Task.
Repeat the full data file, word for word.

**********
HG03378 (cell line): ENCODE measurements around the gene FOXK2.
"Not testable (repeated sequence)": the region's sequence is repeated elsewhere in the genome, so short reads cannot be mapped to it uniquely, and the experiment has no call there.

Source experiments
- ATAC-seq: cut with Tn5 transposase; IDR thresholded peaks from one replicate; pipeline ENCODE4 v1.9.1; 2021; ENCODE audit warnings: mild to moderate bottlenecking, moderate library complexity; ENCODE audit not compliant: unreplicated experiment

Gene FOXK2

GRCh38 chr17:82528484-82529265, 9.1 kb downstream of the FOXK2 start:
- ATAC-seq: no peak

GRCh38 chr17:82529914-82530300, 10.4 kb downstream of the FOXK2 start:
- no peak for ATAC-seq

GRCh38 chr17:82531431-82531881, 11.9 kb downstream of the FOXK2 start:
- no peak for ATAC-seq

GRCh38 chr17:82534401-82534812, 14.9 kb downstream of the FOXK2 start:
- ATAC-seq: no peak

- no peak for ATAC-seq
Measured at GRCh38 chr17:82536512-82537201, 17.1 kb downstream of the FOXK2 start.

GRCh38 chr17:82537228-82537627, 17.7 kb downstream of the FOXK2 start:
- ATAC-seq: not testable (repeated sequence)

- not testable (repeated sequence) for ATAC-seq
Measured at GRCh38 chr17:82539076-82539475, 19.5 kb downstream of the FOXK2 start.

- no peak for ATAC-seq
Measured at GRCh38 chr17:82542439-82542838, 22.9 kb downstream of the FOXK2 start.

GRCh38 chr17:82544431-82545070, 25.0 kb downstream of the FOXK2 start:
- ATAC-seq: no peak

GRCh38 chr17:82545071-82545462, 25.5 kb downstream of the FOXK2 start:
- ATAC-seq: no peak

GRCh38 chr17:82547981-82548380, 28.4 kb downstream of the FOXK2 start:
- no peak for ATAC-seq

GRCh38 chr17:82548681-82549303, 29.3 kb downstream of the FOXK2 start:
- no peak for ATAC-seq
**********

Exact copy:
HG03378 (cell line): ENCODE measurements around the gene FOXK2.
"Not testable (repeated sequence)": the region's sequence is repeated elsewhere in the genome, so short reads cannot be mapped to it uniquely, and the experiment has no call there.

Source experiments
- ATAC-seq: cut with Tn5 transposase; IDR thresholded peaks from one replicate; pipeline ENCODE4 v1.9.1; 2021; ENCODE audit warnings: mild to moderate bottlenecking, moderate library complexity; ENCODE audit not compliant: unreplicated experiment

Gene FOXK2

GRCh38 chr17:82528484-82529265, 9.1 kb downstream of the FOXK2 start:
- ATAC-seq: no peak

GRCh38 chr17:82529914-82530300, 10.4 kb downstream of the FOXK2 start:
- no peak for ATAC-seq

GRCh38 chr17:82531431-82531881, 11.9 kb downstream of the FOXK2 start:
- no peak for ATAC-seq

GRCh38 chr17:82534401-82534812, 14.9 kb downstream of the FOXK2 start:
- ATAC-seq: no peak

- no peak for ATAC-seq
Measured at GRCh38 chr17:82536512-82537201, 17.1 kb downstream of the FOXK2 start.

GRCh38 chr17:82537228-82537627, 17.7 kb downstream of the FOXK2 start:
- ATAC-seq: not testable (repeated sequence)

- not testable (repeated sequence) for ATAC-seq
Measured at GRCh38 chr17:82539076-82539475, 19.5 kb downstream of the FOXK2 start.

- no peak for ATAC-seq
Measured at GRCh38 chr17:82542439-82542838, 22.9 kb downstream of the FOXK2 start.

GRCh38 chr17:82544431-82545070, 25.0 kb downstream of the FOXK2 start:
- ATAC-seq: no peak

GRCh38 chr17:82545071-82545462, 25.5 kb downstream of the FOXK2 start:
- ATAC-seq: no peak

GRCh38 chr17:82547981-82548380, 28.4 kb downstream of the FOXK2 start:
- no peak for ATAC-seq

GRCh38 chr17:82548681-82549303, 29.3 kb downstream of the FOXK2 start:
- no peak for ATAC-seq